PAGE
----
The market at Key Afar was actually our first stop on the Lower Omo – this blog is not following any chronological order – and although we’d prepared ourselves for it, and read what the guidebook had to say, we were not ready for the ensuing bombardment of senses. It was a bit like stepping into an alien arena. There were people, goods for sale of every imaginable kind, goats, cows, motorbikes and tuk tuks everywhere.
The local people, mainly Banna, Hamar, and Tsemay, were going about their normal market business, which was fascinating to watch. In addition we noticed that there were also a few men and women dressed up slightly more smartly and ornately (not that the others were not ornate), and it became obvious that these people made a bit of a living by being paid by tourists for having their photographs taken. Now, think what you will about this, and I hope to write a post about the ethics/psychology of photographing local people in the coming days, but we regarded it as all part of the deal, so to speak, and so we took a few photos and paid our money where appropriate.
There was no problem with taking general photos of the market, and we did this without cost.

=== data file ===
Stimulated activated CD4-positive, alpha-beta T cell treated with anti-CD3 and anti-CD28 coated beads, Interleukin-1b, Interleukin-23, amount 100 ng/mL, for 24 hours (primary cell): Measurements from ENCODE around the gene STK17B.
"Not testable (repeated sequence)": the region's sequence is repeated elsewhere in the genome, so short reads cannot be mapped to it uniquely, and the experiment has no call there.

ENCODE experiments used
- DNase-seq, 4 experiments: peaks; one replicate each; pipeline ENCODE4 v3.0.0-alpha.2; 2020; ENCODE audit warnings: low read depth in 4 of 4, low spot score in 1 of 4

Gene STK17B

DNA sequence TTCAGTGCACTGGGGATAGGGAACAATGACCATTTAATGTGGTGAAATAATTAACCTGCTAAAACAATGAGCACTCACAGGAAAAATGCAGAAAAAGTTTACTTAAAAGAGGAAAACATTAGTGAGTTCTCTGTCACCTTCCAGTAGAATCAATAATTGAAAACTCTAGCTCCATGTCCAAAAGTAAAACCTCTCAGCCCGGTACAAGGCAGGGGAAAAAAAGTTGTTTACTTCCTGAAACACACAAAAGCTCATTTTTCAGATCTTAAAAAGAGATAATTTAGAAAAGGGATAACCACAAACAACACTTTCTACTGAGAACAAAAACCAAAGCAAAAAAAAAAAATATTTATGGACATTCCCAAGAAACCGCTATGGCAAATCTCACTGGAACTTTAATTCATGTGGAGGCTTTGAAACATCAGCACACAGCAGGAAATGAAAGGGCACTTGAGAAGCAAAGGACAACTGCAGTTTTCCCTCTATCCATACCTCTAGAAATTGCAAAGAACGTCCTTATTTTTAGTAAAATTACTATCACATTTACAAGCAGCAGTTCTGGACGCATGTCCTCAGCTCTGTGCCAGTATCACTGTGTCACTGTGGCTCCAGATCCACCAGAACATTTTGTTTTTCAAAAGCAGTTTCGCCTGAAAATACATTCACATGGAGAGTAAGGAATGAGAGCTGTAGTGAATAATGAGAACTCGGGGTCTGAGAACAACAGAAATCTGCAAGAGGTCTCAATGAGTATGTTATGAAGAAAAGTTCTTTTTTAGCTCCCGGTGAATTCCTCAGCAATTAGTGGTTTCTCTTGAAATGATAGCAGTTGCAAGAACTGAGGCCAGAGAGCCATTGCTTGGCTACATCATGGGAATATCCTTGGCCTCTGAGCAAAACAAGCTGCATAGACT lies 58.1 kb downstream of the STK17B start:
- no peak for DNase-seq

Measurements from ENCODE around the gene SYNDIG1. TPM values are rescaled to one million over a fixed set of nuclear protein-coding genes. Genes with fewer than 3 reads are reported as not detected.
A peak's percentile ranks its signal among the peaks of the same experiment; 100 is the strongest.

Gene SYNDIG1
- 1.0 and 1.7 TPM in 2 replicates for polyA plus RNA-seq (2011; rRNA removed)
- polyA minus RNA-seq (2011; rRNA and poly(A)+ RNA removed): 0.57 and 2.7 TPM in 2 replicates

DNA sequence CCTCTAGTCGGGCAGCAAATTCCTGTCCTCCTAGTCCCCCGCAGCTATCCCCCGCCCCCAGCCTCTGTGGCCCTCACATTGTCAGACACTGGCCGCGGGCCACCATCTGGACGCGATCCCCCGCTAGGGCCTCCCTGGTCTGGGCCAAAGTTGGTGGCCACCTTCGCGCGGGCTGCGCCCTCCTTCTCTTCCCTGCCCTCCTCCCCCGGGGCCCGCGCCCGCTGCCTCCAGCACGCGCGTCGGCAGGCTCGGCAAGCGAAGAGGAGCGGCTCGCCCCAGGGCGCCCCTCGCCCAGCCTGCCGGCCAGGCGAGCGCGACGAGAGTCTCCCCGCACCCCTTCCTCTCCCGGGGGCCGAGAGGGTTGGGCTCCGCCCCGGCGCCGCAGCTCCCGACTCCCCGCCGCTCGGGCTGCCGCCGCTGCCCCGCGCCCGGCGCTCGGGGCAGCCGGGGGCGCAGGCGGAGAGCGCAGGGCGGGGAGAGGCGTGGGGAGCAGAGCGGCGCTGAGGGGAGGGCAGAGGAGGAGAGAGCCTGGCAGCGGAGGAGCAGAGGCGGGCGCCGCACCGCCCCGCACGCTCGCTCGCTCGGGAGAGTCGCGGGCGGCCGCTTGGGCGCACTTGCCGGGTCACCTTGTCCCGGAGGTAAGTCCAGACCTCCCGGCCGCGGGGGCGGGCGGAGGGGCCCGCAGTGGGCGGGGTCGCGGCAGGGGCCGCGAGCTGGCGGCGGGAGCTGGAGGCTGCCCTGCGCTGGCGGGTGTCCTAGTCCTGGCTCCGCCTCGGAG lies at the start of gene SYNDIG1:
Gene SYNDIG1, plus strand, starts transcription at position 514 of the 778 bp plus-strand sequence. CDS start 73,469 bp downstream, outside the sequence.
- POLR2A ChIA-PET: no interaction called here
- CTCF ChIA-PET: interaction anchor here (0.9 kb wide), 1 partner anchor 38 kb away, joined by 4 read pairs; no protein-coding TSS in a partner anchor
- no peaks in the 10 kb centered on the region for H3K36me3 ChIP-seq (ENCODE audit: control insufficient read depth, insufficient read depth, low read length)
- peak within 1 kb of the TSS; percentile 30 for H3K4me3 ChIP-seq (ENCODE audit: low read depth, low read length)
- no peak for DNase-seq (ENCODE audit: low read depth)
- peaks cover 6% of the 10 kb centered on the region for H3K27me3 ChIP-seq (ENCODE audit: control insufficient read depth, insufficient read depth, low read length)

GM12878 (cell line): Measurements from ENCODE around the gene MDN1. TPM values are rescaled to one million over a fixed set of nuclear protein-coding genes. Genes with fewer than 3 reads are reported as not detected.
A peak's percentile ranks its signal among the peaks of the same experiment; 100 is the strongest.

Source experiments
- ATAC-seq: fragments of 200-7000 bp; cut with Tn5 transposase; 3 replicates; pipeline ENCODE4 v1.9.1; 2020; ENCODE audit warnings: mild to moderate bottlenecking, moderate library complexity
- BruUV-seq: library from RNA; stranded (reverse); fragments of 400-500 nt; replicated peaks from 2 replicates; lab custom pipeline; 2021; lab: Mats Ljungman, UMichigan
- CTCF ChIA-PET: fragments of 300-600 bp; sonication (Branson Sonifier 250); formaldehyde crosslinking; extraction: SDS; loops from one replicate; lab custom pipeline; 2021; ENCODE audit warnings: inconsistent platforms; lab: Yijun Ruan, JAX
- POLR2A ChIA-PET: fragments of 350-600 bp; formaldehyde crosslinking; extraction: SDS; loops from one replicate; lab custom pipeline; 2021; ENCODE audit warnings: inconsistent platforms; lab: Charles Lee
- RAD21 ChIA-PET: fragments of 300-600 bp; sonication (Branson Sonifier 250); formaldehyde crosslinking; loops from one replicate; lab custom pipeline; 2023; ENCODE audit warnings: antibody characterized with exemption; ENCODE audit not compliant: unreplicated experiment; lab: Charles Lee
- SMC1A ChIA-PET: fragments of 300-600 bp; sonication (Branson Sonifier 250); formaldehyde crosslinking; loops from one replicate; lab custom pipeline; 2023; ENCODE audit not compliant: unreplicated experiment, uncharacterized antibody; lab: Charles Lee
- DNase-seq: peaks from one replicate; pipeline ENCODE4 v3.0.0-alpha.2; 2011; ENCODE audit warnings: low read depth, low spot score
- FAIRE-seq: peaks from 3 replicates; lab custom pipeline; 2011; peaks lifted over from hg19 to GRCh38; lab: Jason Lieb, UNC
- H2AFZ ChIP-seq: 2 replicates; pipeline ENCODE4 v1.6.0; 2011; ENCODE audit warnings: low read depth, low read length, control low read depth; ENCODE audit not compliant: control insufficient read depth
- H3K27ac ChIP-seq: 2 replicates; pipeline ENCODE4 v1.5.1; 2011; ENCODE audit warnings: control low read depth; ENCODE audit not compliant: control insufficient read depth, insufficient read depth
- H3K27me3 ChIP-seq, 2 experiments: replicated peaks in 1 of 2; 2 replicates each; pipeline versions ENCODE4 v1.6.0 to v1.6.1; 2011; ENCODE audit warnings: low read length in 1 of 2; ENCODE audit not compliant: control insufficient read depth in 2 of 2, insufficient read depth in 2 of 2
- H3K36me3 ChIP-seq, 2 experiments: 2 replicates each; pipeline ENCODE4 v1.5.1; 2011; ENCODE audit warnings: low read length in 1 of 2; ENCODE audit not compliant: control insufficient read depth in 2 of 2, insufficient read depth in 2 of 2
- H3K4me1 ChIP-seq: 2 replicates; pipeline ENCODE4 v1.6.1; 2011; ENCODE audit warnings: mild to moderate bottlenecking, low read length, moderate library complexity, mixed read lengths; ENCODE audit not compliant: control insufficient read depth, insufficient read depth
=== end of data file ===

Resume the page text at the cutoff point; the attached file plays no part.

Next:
China has a considerable involvement in Ethiopia at the present time. When we asked about, say, a new bit of road, the answer was often that it had been built by the Chinese, and the same with new factories, etc. There was part of Key Afar which was known as China market – selling cheap plastic goods.
You can’t really see it in the photo above, but this was a bar where people were drinking beer/honey wine out of gourds. I thought about trying some, but then decided not to – it looked pretty slimy.
The market at Dimeka (Hamar, Karo, Banna people, etc), which we visited a couple of days later, was even more chaotic and exotic, or so it seemed to us ferenjis. There was one bit where several snuff ladies sold their goods. They seemed to be having a great laugh. I was about to try some snuff when someone said, “Be careful with that. You don’t really know what it is!” so I only had a tiny amount.
This truck was loading up with women who had finished for the day, and were heading home.
Some of the gourds on sale were very attractive, but I didn’t want to by something created only for tourists. Instead I bought the scruffiest gourd I could see. When you take the top off, there’s a pungent smell of stale honey wine.